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Everything Old Is New Again

Your business may be hotter than you know. Private equity funds, trying to avoid dot-com carnage, are seeking out profitable, mature Old Economy companies. How old economy? Recent investments went to Dover Saddlery, in Holliston, Mass., and Greenwich (Conn.)-based Union Pen Co.

Of particular interest: family-owned companies that need money to grow, to help a founder retire, or to buy out other family members.

Family Capital Growth Partners just closed a $24 million fund that will make investments of $1 million to $3 million. Heritage Partners Inc. is raising a $150 million fund to invest in companies worth $10 million to $40 million, although Heritage partner Peter Z. Hermann says management depth is more important than company size. And these investors are seeking minority stakes. Says Chicago attorney Domingo P. Such III, an expert in small-company estate issues: "They're not looking to take over the company unless it's mismanaged." That's something new economy investors know plenty about. Squeezed out of the commercial real estate market? Not for long. Vacancy rates should reach 9.8% by yearend, up from 8.4% in December, says Merrill Lynch & Co.'s Steve Sakwa. That's good news for small companies, which could sublet from big companies that are cutting back. Nationally, Sakwa expects rents to drop just 5%. But it will be happy hunting in Cambridge, Mass., midtown Atlanta, and San Jose. If you lack elbow room in New York, Philadelphia, or Houston, get used to it. It sounds like heresy, but Amar Bhid?, a Columbia University B-school professor, swears it's true. After studying 100 successful entrepreneurs, Bhid? says they don't take big risks, don't suffer from a lack of capital, and they aren't great innovators.

Q: Don't entrepreneurs need to take risks to get going?

A: That's not risk. Many of them don't have much to lose. About a third had already lost their jobs when they started their business.

Q: Why do we credit entrepreneurs with being great innovators?

A: We romanticize. These things are a matter of fashion. In the early '60s everyone thought all innovations came from the Fords, the DuPonts, the IBMs. At the same time, people forgot that Polaroid was an entrepreneur. We all want a Hollywood version of the economy. It's just not the case. EMPLOYEE ARBITRATION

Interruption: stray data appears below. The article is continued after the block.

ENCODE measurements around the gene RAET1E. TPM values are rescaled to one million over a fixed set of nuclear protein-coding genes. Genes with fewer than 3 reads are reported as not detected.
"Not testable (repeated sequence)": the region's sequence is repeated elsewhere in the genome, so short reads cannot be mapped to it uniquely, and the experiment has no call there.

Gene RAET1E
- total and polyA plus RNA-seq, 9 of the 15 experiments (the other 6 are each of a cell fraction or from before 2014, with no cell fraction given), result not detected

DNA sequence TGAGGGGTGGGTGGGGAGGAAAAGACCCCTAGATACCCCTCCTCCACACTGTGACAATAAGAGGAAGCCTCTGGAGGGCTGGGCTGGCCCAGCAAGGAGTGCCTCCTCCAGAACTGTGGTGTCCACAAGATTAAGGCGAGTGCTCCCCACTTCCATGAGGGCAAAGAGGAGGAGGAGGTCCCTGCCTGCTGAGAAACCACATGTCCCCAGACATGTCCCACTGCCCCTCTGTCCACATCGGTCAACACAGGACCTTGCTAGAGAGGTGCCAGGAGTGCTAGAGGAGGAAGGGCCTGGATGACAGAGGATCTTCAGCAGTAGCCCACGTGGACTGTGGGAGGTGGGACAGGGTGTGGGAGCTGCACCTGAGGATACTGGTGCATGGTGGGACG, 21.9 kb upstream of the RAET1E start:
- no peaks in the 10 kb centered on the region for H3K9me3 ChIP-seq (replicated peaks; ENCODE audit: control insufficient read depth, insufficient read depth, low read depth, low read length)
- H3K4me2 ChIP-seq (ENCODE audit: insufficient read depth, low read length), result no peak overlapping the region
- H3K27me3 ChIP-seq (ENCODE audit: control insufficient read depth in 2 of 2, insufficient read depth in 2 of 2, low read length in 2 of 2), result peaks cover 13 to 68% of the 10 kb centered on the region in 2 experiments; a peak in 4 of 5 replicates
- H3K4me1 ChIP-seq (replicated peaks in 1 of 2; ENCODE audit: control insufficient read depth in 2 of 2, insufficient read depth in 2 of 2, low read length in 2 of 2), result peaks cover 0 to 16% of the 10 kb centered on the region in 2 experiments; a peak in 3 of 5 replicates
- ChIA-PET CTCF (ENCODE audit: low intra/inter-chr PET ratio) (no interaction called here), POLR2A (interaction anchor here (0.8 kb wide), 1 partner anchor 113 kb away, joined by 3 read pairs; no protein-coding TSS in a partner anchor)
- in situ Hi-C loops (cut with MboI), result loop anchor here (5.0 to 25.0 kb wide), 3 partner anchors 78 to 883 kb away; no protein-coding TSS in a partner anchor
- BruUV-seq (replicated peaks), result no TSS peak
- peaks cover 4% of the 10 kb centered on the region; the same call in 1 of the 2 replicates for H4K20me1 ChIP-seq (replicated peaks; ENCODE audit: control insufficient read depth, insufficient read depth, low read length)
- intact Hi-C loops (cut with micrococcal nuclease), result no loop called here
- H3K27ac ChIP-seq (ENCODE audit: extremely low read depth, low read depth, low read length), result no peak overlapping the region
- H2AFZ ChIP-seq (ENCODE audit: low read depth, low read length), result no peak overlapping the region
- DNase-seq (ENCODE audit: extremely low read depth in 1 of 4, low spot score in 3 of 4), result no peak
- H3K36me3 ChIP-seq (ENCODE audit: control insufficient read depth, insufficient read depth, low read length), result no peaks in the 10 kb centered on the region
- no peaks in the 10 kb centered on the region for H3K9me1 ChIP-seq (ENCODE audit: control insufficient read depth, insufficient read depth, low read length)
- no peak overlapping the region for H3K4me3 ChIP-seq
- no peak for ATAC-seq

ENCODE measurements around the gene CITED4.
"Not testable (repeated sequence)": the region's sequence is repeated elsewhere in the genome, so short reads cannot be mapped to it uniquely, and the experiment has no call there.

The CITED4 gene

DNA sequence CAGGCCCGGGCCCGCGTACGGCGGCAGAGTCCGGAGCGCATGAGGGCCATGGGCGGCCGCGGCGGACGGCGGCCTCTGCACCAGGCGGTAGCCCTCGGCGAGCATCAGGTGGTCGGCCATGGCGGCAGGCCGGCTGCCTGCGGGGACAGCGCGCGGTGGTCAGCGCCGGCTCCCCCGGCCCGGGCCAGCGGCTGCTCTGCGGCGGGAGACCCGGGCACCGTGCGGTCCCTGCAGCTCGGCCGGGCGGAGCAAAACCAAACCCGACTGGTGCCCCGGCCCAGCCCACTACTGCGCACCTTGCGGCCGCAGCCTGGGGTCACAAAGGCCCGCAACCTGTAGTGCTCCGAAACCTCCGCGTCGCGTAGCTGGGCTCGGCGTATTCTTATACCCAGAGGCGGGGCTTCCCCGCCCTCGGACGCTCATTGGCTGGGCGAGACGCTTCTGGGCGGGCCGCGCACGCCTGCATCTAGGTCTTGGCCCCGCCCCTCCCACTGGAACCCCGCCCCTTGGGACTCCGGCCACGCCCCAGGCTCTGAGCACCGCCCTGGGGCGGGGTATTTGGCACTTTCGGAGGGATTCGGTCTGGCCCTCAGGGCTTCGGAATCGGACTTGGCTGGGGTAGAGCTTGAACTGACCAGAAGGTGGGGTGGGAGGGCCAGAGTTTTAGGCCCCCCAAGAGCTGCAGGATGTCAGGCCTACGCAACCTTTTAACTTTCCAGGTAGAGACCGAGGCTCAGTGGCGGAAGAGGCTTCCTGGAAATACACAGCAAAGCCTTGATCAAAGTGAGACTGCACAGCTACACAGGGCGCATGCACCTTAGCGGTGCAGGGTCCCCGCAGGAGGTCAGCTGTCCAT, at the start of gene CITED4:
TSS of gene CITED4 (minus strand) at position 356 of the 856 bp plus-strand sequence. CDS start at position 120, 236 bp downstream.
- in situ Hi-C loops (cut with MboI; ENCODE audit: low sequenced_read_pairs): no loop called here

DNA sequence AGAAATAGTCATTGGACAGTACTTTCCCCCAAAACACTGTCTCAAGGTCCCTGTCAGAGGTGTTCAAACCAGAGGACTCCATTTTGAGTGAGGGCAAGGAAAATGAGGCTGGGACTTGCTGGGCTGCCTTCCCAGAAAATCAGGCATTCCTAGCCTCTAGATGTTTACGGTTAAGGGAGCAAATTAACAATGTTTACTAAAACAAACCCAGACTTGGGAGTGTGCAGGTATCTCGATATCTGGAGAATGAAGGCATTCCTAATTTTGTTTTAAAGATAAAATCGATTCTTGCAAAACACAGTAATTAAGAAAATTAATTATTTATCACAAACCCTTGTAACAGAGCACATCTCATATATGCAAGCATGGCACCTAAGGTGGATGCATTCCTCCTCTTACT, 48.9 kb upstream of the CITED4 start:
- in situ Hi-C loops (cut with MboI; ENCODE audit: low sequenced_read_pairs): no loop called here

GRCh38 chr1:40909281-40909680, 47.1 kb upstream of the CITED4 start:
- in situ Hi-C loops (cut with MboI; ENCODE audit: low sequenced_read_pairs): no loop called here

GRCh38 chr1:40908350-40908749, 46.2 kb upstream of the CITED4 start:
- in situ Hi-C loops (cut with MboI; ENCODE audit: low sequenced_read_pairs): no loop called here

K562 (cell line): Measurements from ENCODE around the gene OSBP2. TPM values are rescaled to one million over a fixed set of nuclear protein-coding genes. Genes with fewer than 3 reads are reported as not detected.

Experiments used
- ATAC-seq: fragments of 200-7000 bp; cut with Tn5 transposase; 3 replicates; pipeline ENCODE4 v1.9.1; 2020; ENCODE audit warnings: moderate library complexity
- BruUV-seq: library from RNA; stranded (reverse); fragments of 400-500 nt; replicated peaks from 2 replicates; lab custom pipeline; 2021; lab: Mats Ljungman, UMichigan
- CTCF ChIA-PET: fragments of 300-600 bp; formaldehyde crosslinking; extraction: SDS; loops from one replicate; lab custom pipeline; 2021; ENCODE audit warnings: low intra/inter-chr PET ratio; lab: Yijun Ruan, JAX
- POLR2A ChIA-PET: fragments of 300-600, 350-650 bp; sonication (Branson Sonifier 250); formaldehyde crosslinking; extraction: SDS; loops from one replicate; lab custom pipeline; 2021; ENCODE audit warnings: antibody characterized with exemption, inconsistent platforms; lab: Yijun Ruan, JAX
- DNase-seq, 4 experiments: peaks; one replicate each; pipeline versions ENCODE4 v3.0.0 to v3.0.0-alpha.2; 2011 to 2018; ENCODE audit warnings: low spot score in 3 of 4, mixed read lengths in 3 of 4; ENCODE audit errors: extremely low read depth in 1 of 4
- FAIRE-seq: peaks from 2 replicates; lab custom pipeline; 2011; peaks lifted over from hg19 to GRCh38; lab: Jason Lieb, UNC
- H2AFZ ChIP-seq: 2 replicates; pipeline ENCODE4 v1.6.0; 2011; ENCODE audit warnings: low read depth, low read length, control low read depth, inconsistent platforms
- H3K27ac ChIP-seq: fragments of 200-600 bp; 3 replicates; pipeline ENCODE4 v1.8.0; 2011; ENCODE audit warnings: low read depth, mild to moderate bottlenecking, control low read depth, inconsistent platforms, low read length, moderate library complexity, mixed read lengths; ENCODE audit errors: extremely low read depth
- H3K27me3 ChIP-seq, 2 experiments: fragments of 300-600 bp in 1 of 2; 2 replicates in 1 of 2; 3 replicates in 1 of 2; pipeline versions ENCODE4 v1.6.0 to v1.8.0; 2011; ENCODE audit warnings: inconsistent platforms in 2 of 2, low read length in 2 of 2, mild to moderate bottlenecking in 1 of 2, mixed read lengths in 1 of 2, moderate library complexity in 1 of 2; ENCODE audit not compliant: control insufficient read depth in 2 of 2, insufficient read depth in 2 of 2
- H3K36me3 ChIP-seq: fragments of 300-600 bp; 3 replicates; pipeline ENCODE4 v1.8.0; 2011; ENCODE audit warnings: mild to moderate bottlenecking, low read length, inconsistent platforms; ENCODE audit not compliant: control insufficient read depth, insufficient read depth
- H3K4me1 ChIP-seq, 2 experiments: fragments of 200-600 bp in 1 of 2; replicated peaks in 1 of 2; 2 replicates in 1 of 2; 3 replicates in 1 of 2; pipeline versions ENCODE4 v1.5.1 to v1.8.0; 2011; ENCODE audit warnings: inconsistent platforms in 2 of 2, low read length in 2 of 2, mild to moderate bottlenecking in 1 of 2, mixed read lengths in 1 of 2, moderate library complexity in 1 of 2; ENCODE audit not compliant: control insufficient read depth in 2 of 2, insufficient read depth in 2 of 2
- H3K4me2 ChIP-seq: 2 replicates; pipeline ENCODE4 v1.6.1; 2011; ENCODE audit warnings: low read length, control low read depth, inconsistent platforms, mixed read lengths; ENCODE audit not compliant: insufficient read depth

Employers won a big victory on Mar. 21 when the U.S. Supreme Court ruled that companies can require workers to take disputes to arbitration instead of suing.


Lenel Systems International Inc., a 98-person software maker in Pittsford, N.Y., plans to take advantage of the ruling. Although Lenel has never been sued, it was recently threatened with a discrimination suit by a fired employee. Lawsuits, says general counsel Alex Zapesochny, "have the capacity to harm our reputation as a good employer."


How does arbitration work? See legal Web site Hieros Gamos at Drafting a waiver is not a do-it-yourself affair, and details the problems a flawed waiver can cause. The American Arbitration Assn. ( has a guide to procedural rules. From the bookshelf: Mediating and Arbitration of Employment Disputes, by John T. Dunlop and Arnold M. Zack (Jossey-Bass, $41.95). Start Up, Monte Cristo Multimedia's video game, lets you run an imaginary company. For $19.99 you can choose a market, recruit talent, etc. It's just like real life--except for the add-on that makes competitors tamer. African American-owned companies made strides in number from 1992 to '97--but trailed in revenue:

26% growth in number of African American-owned companies

7% growth in the total number of companies in the United States

33% growth in receipts of African American-owned concerns

40% growth in total receipts for all U.S.-based companies

Data: U.S. Census Bureau LOAN STARS: Percentage of banks that say they increased the number of salespeople for small businesses last year: 65%

Data: Consumer Bankers Assn.

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